On My Mind: Arnie Eisen

Response to “Meaningful Tefillah in the Synagogue, Continued” from Joshua Rabin

Even if you occasionally fumble for words and can barely open your mouth to talk to God, that in itself is [still] very good, because at least you have prepared yourself and are standing before God, desiring and yearning to speak even if you cannot.

— Rebbe Nahman of Bratslav, Likkutei Moharan ¹

Rebbe Nahman points out an essential truth in this text, namely that “failing” to spiritually connect with God in prayer is not a failure; the only failure may be in not trying at all. Our task as a Jewish Community is to construct tefillah experiences that enable individual Jews to feel empowered and emboldened by engaging in dialogue with God.

Unfortunately, far too many tefillah experiences are what John Dewey calls “mis-educative,” ² for they leave the worshipper feeling disempowered by the prayer environment, and discouraged from continuing in their spiritual journeys. While Chancellor Eisen made some outstanding suggestions as to how we might create praying communities in the Conservative Movement, I would like to add three more proscriptive suggestions:

1. A script for Jewish prayer does not mean that prayer should be scripted

Just because Conservative Judaism mandates a halakhic prayer experience (i.e., the “script”) does not mean that this experience can or should be the same every time (i.e., “scripted”). Fulfilling one’s obligation for tefillah does not preclude changing melodies on a week-to-week basis, experimenting with different educational modalities for teaching Torah, or even introducing alternative spiritual disciplines, such as yoga, meditation, or poetry, to complement and supplement the matbeah shel tefillah. Deepening one’s relationship to prayer requires that we build communities where the prayer experience is seldom, if ever, the same.

2. You cannot pray only by listening

Far too many Jews are disempowered participants in the prayer experience, never learning how to serve as shlikhei tzibbur, only listening to the rabbi and hazzan, rather than feeling that they can serve as leaders, and passively engaging with the words of the siddur, rather than delving deeper.

Conservative synagogues should aggressively teach members how to serve as shlikhei tzibbur, using in the melodies that compel communal engagement, and making the process of improving one’s prayer life the focus of entering a prayer space, allowing for the opportunity for the community to stop on Shabbat or weekday morning and ask the community, “How can we make this experience deeper and richer for all of us?”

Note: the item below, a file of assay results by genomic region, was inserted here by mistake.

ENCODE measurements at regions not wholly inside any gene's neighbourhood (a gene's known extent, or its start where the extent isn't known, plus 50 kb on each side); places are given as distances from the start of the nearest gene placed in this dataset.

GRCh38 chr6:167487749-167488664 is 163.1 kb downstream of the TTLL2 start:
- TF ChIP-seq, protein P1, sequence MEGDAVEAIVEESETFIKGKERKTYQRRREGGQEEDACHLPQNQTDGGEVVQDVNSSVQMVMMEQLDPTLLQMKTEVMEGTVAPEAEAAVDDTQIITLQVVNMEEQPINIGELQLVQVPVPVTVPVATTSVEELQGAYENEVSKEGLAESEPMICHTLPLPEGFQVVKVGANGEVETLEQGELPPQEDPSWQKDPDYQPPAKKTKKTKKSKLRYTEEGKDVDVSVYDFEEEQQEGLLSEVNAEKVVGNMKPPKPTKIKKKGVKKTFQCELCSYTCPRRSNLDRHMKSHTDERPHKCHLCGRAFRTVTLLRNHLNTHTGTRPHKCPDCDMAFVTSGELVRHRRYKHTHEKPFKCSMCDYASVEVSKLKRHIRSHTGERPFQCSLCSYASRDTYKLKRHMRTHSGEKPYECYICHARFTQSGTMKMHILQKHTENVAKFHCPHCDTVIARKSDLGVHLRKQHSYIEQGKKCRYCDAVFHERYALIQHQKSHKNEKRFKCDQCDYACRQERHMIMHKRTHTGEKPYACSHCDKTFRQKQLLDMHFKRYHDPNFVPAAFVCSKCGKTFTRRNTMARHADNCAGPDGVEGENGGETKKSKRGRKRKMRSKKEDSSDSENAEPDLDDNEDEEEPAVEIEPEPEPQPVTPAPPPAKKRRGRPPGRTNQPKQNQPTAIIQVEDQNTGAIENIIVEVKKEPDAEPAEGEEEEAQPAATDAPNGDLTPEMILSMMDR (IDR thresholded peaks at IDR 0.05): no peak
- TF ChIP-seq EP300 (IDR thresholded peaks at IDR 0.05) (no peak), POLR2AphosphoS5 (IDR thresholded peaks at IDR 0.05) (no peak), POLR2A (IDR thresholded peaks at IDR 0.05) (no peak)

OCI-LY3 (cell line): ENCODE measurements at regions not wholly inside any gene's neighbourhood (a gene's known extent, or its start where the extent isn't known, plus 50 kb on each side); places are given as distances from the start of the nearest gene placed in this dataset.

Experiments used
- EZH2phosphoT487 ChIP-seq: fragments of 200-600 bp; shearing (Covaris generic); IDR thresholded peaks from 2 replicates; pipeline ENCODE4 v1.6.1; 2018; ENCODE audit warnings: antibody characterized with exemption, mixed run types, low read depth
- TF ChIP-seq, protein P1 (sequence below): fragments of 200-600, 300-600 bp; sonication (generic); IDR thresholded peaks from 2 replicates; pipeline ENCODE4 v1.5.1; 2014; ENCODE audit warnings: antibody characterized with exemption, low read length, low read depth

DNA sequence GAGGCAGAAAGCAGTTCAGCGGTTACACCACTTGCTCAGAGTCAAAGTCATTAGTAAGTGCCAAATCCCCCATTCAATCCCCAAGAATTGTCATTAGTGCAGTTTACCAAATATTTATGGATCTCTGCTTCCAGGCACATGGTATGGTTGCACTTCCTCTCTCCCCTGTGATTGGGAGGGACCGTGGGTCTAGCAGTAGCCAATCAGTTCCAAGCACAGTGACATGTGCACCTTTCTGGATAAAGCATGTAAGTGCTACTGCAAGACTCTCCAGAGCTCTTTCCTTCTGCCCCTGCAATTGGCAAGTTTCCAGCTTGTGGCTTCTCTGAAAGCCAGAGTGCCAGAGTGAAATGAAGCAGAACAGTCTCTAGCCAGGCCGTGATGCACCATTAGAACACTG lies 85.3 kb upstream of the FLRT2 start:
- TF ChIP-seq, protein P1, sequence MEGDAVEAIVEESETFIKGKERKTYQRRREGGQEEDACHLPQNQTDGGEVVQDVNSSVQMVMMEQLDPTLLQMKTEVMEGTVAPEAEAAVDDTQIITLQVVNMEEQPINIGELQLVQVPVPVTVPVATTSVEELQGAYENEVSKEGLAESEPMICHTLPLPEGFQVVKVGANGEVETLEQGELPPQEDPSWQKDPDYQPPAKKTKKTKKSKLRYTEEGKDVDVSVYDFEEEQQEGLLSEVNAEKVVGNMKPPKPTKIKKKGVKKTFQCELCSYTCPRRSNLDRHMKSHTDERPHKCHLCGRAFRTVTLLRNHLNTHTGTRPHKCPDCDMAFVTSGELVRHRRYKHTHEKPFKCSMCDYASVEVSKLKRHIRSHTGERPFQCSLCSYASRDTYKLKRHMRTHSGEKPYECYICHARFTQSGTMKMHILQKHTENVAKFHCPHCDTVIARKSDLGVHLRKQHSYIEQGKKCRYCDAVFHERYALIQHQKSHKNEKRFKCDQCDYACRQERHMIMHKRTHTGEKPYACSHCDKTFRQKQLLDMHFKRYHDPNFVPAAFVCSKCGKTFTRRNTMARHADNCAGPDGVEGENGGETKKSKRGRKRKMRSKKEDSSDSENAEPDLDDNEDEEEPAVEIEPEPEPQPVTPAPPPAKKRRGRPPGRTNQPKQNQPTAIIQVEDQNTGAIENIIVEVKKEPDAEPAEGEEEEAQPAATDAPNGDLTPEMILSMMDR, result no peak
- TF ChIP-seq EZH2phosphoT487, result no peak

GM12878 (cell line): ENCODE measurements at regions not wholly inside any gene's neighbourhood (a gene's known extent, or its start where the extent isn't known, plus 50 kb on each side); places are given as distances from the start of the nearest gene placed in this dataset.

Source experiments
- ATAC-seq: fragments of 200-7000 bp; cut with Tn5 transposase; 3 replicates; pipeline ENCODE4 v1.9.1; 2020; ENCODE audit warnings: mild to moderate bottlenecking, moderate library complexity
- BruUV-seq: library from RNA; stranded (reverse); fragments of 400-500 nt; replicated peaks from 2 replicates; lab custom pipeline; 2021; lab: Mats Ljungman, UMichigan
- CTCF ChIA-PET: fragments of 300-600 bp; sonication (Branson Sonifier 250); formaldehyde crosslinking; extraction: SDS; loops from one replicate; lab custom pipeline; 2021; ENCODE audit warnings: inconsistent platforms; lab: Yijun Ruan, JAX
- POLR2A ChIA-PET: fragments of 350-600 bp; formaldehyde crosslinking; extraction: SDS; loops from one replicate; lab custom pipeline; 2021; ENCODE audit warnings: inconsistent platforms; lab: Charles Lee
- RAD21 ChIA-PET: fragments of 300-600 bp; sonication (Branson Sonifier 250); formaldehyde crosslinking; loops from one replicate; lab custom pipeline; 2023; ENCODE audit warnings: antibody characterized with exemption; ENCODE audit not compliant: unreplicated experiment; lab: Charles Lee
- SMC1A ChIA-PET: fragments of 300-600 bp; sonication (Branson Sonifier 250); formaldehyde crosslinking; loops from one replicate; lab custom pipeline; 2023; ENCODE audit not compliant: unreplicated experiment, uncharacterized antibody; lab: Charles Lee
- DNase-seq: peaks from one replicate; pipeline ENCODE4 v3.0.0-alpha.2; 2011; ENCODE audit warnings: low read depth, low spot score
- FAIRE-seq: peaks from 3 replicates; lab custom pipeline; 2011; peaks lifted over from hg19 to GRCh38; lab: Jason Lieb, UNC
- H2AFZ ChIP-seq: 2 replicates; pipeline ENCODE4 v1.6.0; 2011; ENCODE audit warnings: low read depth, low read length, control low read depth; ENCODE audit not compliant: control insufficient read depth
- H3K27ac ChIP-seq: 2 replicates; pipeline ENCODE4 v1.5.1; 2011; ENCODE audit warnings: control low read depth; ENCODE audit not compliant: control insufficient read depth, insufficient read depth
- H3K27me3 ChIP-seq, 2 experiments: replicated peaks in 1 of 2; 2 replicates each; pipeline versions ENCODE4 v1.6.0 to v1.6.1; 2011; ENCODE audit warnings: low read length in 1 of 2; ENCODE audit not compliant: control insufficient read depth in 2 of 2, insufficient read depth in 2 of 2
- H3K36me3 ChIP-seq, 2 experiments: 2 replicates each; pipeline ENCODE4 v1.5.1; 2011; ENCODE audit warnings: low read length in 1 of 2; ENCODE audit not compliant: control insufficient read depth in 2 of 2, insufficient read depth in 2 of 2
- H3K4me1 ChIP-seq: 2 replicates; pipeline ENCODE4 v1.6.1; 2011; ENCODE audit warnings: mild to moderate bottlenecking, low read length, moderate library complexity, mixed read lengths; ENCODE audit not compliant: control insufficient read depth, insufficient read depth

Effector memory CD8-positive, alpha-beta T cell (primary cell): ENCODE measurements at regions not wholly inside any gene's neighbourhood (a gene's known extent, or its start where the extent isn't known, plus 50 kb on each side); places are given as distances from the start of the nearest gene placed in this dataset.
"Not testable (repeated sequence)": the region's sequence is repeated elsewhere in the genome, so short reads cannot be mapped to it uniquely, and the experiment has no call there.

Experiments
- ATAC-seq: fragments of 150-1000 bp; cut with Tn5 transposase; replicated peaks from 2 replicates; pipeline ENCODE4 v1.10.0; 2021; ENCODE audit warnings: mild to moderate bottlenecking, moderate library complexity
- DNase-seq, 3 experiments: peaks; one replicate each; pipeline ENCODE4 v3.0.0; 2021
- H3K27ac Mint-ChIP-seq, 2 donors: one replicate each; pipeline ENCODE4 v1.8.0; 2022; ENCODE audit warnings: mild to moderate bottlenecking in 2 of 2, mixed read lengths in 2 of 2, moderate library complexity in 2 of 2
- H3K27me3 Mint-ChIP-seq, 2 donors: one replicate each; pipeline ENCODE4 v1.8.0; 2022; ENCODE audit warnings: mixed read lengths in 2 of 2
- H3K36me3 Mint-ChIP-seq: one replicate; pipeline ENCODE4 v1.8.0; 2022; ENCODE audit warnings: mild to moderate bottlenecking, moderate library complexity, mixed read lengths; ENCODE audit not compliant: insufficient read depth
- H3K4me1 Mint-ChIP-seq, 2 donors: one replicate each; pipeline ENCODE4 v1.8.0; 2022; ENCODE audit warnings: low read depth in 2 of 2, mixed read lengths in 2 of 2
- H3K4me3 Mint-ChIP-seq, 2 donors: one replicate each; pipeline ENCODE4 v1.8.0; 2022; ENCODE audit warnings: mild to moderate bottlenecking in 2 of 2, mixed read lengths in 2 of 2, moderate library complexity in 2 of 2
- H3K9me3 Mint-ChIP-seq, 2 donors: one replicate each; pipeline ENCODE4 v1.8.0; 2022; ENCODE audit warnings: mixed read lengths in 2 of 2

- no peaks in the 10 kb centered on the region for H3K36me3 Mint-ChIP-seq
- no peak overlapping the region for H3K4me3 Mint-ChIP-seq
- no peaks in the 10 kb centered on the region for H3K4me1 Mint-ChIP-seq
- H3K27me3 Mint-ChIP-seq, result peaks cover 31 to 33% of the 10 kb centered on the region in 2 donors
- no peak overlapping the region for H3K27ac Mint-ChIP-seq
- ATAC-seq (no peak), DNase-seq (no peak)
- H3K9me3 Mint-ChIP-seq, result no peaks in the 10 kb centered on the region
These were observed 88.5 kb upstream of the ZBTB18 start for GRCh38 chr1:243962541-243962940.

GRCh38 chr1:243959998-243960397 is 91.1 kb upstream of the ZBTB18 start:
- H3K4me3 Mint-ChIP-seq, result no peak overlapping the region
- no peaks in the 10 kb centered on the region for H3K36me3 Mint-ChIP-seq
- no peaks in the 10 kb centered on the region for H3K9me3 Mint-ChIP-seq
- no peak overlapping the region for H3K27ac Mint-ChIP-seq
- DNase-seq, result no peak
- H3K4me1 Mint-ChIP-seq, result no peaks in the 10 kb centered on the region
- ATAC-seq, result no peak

3. Jewish prayer is a marathon, not a sprint

The first time a community takes a dramatic leap forward in attempting to change the community’s prayer dynamic, it will likely be met with some resistance and hesitation. The greatest mistake one can make is to give up the first time an attempt to deepen a prayer experience does not immediately result in acceptance or transcendence. Learning communities will engage in conversation over months and years to change the dynamic. When they do, it will awaken people’s hearts and minds in a way that cannot even be imagined right now, and will draw us closer to an ideal we are obligated to pursue.

The Conservative Movement cannot meet the spiritual challenges of today without meeting the adaptive challenges of creating praying communities, and I can only hope that Chancellor Eisen’s conversation is the first step in honest dialogue about how we can maximize the potential of every Beit Tefillah.

¹R. Nahman of Bratslav Likkutei Moharan, Tinyana, No. 25. See Norman Lamm ed., The Religious Thought of Hasidism: Text and Commentary (Hoboken, NJ: Ktav Publishing House, Inc., 1999), 198. A special thank you to Rabbi Shai Held for being the first person to teach me this text.
²John Dewey, Experience and Education, (New York: Free Press, 1997) 25. Dewey writes that,

“The belief that all genuine education comes about through experience does not mean that all experiences are genuinely or equally educative. Experience and education cannot be directly equated to each other. For some experiences are mis-educative. Any experience is mis-educative that has the effect of arresting or distorting the growth of further experience. Any experience may be such as to engender callousness; it may produce lack of sensitivity and of responsiveness. Then the possibilities of having richer experiences are restricted.”

Sadly, how many Jews were mis-educated by the way in which a prayer experience was constructed for them, whether in their synagogue, school, or other educational institution?